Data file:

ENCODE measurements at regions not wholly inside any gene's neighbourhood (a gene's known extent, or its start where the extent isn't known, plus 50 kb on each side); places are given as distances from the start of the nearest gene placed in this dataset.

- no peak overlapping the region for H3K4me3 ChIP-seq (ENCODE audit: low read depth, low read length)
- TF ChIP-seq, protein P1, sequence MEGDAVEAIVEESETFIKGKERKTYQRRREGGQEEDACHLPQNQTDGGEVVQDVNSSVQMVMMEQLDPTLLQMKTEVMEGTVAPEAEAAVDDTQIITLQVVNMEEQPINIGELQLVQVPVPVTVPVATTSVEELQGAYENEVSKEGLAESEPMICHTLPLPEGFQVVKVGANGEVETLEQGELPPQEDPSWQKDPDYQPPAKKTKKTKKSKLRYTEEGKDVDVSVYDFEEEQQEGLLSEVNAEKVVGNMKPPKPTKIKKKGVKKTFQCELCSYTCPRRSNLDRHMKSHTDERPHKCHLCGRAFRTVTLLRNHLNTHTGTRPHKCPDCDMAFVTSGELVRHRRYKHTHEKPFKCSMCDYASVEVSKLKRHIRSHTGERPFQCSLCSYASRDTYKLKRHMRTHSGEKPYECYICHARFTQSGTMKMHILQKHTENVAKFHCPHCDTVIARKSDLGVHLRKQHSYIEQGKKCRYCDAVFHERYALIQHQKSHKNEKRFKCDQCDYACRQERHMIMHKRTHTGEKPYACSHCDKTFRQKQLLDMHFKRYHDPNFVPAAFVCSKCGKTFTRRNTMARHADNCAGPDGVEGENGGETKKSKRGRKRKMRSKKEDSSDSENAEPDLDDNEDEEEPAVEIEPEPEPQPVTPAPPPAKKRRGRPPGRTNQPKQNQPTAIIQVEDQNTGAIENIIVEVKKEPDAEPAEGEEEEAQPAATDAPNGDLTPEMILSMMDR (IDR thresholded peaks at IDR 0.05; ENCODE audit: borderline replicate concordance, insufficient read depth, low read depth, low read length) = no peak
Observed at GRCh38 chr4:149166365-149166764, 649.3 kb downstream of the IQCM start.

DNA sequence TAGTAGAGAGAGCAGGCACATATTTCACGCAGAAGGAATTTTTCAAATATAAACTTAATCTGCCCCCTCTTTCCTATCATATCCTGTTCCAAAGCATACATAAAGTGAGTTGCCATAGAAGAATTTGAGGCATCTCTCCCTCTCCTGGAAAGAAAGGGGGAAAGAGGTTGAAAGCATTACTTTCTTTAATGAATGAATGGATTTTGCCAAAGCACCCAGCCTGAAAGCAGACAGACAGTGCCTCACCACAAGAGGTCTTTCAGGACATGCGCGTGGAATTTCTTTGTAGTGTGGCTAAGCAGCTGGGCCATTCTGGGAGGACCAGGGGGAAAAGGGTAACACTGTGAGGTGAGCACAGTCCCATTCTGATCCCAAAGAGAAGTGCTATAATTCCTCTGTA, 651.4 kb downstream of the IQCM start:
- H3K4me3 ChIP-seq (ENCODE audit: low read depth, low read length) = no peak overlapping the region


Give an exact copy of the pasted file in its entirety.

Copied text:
ENCODE measurements at regions not wholly inside any gene's neighbourhood (a gene's known extent, or its start where the extent isn't known, plus 50 kb on each side); places are given as distances from the start of the nearest gene placed in this dataset.

- no peak overlapping the region for H3K4me3 ChIP-seq (ENCODE audit: low read depth, low read length)
- TF ChIP-seq, protein P1, sequence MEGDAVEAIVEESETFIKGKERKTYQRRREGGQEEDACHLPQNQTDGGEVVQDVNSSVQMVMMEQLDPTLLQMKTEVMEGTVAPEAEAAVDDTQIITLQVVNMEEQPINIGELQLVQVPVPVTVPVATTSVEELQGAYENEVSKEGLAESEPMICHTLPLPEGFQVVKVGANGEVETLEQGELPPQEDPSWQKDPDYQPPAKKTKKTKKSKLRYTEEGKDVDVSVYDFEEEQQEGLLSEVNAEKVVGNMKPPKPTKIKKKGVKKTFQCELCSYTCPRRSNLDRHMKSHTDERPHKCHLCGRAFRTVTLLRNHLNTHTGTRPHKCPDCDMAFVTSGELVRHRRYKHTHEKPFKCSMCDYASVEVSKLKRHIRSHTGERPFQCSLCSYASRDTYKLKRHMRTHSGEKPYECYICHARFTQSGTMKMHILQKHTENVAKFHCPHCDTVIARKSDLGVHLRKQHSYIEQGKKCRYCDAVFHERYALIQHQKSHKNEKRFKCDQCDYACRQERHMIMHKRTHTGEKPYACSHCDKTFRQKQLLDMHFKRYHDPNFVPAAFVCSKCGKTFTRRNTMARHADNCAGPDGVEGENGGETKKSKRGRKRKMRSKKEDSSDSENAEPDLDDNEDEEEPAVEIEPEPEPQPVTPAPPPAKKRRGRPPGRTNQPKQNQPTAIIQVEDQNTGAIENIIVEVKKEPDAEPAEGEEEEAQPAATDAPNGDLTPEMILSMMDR (IDR thresholded peaks at IDR 0.05; ENCODE audit: borderline replicate concordance, insufficient read depth, low read depth, low read length) = no peak
Observed at GRCh38 chr4:149166365-149166764, 649.3 kb downstream of the IQCM start.

DNA sequence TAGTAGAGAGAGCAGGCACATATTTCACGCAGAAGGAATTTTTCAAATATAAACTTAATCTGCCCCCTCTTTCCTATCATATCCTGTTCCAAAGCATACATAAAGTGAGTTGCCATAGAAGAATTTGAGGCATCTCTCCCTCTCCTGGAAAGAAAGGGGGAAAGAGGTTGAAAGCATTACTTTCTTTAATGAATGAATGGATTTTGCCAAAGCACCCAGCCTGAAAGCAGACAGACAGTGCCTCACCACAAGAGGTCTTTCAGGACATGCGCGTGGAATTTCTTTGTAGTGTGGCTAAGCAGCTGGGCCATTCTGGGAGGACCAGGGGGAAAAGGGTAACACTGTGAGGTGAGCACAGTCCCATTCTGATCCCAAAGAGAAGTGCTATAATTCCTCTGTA, 651.4 kb downstream of the IQCM start:
- H3K4me3 ChIP-seq (ENCODE audit: low read depth, low read length) = no peak overlapping the region